I have never heard of such a tool. If you want to do it without a tool, here are some thoughts.
It should be possible if you would have only tables, queries, macros and modules. The macros can be converted in Access 2000 to VBA-code modules. All of the code in the modules can then be copied to a newly defined module in VB. You then have to write or modify code in VB to connect to the tables and queries in the Access-database.
As soon as you have forms in Access, with or without code, it becomes much more complicated. Forms in VB are linked to a database, Access in this case, with OLE DB and the corresponding controls, which differs greatly from the mechanism between an Access form and an Access table in one and the same database. It looks to me that you have to rebuild the forms (and reports too!) in VB.
I was thinking the same thing. I do currently have several forms and reports in my db. However, my next question to you is how do I create a report in VB? I know it may sound like a very basic question, but I'm just starting to learn true VB at this point and several of my reports ar multiple pages (some with different information and/or report styles that are linked by a specific operation) so I have not as of yet attempted to create one to see how it's done.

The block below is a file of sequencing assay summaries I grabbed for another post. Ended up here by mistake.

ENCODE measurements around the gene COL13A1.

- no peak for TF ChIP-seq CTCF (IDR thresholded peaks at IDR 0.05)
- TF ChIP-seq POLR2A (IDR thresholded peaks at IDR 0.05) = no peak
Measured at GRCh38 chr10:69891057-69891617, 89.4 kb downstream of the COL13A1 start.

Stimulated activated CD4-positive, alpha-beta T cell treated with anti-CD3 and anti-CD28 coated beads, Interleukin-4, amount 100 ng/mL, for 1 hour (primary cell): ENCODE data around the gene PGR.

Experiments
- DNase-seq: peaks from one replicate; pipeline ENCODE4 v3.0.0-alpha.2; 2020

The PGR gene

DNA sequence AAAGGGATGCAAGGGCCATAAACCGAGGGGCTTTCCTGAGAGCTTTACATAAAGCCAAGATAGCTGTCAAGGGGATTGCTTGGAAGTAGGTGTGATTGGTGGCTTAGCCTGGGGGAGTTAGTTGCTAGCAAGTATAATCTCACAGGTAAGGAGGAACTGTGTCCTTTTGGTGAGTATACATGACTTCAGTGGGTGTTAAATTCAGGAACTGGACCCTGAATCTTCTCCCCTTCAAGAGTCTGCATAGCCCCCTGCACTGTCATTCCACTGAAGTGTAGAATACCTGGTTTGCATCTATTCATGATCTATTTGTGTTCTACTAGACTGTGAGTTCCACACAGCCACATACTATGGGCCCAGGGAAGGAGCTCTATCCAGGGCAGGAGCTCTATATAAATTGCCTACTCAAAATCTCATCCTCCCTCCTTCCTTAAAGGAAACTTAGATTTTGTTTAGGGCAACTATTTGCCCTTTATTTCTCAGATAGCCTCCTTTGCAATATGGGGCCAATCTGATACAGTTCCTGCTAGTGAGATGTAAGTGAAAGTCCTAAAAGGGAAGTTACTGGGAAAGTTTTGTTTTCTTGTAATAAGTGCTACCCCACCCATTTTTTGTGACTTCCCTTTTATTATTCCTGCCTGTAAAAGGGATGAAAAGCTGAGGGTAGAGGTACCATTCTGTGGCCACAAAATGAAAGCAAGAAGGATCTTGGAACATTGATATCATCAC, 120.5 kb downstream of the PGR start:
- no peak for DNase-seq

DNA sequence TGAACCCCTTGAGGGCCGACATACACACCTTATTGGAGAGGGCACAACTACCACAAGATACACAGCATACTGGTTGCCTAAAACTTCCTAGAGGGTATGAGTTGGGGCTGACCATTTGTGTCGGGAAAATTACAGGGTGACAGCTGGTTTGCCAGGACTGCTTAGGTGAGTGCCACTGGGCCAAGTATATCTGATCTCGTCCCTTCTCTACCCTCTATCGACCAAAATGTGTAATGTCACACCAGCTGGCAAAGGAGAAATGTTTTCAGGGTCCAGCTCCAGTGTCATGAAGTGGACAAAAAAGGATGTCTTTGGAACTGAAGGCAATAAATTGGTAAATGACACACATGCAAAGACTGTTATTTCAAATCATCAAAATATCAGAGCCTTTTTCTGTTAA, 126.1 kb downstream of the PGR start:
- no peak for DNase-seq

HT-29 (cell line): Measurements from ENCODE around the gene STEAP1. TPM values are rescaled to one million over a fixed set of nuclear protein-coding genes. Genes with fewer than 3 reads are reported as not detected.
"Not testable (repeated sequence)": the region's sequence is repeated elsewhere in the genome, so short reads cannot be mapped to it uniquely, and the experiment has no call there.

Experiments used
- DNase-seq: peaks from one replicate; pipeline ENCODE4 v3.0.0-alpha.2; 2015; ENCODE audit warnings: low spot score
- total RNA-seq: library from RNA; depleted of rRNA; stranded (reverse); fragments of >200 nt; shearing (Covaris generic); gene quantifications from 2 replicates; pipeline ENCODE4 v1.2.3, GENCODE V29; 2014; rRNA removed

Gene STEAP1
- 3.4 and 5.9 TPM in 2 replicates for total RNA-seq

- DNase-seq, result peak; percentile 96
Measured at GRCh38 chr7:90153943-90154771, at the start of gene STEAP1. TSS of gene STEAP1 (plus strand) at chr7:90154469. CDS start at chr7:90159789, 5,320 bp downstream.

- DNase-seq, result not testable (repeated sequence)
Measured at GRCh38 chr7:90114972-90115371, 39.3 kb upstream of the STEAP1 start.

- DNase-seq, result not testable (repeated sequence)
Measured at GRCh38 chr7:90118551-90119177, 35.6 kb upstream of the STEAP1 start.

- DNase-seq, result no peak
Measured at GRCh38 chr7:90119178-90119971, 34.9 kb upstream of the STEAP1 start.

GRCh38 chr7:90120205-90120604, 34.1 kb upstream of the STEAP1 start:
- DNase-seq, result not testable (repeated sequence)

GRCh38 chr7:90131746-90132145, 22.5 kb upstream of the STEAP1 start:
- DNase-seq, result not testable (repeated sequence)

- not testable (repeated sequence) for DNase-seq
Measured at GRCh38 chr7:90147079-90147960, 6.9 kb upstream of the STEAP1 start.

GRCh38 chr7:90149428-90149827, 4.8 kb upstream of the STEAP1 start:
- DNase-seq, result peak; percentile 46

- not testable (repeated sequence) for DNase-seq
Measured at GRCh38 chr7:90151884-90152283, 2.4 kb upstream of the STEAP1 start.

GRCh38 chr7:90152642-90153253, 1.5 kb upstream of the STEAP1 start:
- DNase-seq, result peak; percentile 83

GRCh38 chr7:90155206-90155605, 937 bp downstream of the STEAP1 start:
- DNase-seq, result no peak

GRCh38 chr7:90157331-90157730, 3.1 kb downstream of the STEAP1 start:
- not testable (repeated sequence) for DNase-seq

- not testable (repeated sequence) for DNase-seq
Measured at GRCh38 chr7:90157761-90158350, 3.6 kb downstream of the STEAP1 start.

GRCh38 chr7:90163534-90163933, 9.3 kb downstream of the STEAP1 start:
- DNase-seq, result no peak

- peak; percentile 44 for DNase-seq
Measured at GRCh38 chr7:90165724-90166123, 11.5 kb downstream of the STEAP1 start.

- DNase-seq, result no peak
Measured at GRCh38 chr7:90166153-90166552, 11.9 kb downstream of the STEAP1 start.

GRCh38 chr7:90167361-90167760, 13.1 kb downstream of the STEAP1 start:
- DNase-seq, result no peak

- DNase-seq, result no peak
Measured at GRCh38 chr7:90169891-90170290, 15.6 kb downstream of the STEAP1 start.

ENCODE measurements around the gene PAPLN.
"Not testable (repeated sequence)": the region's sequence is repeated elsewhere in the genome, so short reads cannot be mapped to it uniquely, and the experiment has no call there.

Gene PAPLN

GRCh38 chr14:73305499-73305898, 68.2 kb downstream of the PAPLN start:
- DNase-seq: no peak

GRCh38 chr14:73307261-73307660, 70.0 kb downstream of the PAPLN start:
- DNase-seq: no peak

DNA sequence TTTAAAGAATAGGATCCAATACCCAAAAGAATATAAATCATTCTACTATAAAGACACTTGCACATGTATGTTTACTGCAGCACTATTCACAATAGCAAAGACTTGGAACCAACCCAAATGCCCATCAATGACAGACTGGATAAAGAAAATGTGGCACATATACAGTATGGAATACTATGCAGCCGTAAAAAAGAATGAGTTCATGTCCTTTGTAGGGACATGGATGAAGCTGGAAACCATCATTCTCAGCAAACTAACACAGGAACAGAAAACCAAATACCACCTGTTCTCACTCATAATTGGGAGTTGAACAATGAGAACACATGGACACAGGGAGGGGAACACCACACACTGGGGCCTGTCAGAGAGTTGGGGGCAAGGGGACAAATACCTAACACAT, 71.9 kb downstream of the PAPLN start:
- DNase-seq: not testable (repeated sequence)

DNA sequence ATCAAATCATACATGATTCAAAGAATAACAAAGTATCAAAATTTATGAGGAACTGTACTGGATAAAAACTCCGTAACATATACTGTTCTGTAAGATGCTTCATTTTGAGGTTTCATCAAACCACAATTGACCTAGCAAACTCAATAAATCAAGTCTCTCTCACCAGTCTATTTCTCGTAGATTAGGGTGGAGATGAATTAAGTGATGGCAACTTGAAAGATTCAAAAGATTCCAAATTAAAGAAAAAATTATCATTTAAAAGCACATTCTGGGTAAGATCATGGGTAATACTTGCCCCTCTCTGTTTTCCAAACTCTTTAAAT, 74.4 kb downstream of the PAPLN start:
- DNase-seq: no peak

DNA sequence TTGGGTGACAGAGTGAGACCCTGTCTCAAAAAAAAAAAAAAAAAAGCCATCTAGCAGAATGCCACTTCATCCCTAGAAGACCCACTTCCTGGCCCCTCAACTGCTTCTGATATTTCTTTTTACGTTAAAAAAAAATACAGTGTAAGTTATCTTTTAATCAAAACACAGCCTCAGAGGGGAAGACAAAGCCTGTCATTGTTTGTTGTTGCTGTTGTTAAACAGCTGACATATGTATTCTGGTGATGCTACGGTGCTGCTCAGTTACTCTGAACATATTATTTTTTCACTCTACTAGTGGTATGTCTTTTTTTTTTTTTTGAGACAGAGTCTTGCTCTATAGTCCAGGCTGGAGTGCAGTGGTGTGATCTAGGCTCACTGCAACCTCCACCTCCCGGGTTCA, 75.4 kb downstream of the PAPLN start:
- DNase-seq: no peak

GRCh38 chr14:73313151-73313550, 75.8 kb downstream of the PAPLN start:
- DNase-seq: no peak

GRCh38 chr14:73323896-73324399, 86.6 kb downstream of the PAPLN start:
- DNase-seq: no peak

You could try to use the report designer that is comprised in VB6 (at least in our Enterprise version). I've never used it, it didn't really appeal to me, but it should work for not too complicated reports. Office is always present on the PC's that execute my applications so that I would call an Access report from within a VB6 program.